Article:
The long term goal of this project is to identify splicing regulators that can be targeted by novel therapeutic approaches for the neurodegenerative disease, spinal muscular atrophy (SMA). SMA is a leading genetic cause of infant mortality. The disease results from homozygous deletion of the SMN1 gene, which codes for the survival of motor neuron (SMN) protein. Although the gene defect responsible for the disease is known, no cure or effective treatment for the SMA has yet been developed. There is an urgent need to identify cellular factors that can be effectively targeted for therapeutic benefit. Humans have a second gene, SMN2, that also codes for SMN protein, albeit at much lower levels due to a splicing defect resulting in skipping of exon 7 that results in the production of a truncated and unstable protein production from the SMN2 gene has been the focus of intense investigation as a promising target for SMA therapy. The objective of this project is to develop an approach to target defects in pre-mRNA splicing as a way to treat SMA. The central hypothesis of the project is that modulating regulators of SMN2 exon 7 splicing using decoy oligonucleotides will improve splicing and SMN protein expression for therapeutic benefit in SMA.
The specific aims towards achieveing these goals are to: 1) identify novel regulators of SMN2 exon 7 splicing and 2) develop decoy oligonucleotides approaches to manipulate regulators of SMN2 exon 7 splicing. These studies will give insight into the regulation of SMN2 exon 7 splicing and provide a novel approach to SMA therapeutics that can be translated to have broader impacts on other human diseases resulting from similar defects in RNA processing.

Public Health Relevance

Spinal muscular atrophy (SMA) is a pediatric neurodegenerative disease for which there is currently no cure. The goal of this project is to identify novel cellular targets that can be manipulated for potential treatment of the disease. This project initiates studies to modulate cellular targets using a novel approach which could offer a therapeutic strategy for the treatment of SMA as well as other diseases with similar molecular defects.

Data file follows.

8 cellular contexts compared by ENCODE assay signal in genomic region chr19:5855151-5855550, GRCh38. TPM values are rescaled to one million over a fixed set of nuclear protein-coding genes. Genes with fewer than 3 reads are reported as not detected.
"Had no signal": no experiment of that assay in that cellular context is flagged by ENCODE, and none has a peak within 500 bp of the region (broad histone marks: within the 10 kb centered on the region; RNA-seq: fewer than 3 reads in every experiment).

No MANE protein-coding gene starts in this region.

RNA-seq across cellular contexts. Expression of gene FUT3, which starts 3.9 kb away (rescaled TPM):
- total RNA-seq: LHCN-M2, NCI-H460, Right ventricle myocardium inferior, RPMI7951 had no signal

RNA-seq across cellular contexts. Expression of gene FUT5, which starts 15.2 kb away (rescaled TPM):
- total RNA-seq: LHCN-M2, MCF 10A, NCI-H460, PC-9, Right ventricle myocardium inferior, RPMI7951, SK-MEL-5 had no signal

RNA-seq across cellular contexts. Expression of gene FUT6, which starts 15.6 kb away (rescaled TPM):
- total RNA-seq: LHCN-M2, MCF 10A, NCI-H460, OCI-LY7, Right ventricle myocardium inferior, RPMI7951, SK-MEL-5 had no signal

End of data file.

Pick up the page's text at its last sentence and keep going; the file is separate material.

Agency
National Institute of Health (NIH)
Institute
National Institute of Neurological Disorders and Stroke (NINDS)
Type
Predoctoral Individual National Research Service Award (F31)
Project #
5F31NS076237-03
Application #
8514089
Study Section
Special Emphasis Panel (ZRG1-F02B-M (20))
Program Officer
Porter, John D
Project Start
2011-09-25
Project End
2014-09-24
Budget Start
2013-09-25
Budget End
2014-09-24
Support Year
3
Fiscal Year
2013
Total Cost
$40,830
Indirect Cost
Name
Rosalind Franklin University
Department
Anatomy/Cell Biology
Type
Schools of Medicine
DUNS #
069501252
City
North Chicago
State
IL
Country
United States
Zip Code
60064
Havens, Mallory A; Reich, Ashley A; Hastings, Michelle L (2014) Drosha promotes splicing of a pre-microRNA-like alternative exon. PLoS Genet 10:e1004312
Quarles, Kaycee A; Sahu, Debashish; Havens, Mallory A et al. (2013) Ensemble analysis of primary microRNA structure reveals an extensive capacity to deform near the Drosha cleavage site. Biochemistry 52:795-807
Havens, Mallory A; Reich, Ashley A; Duelli, Dominik M et al. (2012) Biogenesis of mammalian microRNAs by a non-canonical processing pathway. Nucleic Acids Res 40:4626-40